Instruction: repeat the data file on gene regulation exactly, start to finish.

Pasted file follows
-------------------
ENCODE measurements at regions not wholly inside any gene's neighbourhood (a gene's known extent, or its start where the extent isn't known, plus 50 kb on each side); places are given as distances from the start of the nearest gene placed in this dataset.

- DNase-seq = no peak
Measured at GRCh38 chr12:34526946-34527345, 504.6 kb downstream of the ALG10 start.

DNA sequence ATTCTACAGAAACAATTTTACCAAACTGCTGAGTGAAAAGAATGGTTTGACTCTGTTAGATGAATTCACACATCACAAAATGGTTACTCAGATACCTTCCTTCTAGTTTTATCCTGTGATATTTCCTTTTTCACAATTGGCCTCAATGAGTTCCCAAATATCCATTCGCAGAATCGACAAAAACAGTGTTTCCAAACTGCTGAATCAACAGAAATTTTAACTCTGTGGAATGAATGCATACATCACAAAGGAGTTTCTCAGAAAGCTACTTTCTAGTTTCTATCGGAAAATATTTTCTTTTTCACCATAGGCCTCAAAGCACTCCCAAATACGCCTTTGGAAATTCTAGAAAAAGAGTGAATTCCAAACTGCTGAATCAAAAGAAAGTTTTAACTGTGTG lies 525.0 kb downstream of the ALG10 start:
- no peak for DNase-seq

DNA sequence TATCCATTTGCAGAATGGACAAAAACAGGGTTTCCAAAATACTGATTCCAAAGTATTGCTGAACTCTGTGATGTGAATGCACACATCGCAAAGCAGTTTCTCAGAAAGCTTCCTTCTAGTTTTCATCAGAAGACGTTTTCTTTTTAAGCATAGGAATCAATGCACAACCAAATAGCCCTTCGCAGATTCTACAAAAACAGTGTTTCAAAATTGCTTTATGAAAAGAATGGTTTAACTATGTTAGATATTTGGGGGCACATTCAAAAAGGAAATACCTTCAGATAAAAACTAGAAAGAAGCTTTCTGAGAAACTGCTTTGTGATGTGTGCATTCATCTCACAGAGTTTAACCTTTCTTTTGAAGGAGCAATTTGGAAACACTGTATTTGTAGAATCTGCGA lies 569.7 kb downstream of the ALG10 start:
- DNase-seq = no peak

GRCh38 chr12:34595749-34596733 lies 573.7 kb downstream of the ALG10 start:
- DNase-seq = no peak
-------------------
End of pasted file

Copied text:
ENCODE measurements at regions not wholly inside any gene's neighbourhood (a gene's known extent, or its start where the extent isn't known, plus 50 kb on each side); places are given as distances from the start of the nearest gene placed in this dataset.

- DNase-seq = no peak
Measured at GRCh38 chr12:34526946-34527345, 504.6 kb downstream of the ALG10 start.

DNA sequence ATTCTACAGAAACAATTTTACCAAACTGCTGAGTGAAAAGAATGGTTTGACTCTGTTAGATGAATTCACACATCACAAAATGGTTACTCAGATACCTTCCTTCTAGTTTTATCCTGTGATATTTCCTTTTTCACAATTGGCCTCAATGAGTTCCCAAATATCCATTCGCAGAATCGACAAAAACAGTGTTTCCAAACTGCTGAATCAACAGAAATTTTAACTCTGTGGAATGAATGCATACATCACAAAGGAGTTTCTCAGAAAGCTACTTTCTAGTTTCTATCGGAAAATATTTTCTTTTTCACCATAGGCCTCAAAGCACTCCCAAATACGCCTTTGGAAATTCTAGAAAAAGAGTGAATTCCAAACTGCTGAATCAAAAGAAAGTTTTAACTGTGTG lies 525.0 kb downstream of the ALG10 start:
- no peak for DNase-seq

DNA sequence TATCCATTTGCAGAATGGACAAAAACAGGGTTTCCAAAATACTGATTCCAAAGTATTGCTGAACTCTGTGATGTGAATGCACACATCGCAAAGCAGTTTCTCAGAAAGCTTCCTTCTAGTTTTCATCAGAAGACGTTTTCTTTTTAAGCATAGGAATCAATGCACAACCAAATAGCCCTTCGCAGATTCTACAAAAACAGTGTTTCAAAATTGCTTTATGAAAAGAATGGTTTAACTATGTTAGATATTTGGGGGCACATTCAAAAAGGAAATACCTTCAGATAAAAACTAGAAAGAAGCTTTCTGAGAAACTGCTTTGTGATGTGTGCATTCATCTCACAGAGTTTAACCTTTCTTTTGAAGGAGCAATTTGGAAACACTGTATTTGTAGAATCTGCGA lies 569.7 kb downstream of the ALG10 start:
- DNase-seq = no peak

GRCh38 chr12:34595749-34596733 lies 573.7 kb downstream of the ALG10 start:
- DNase-seq = no peak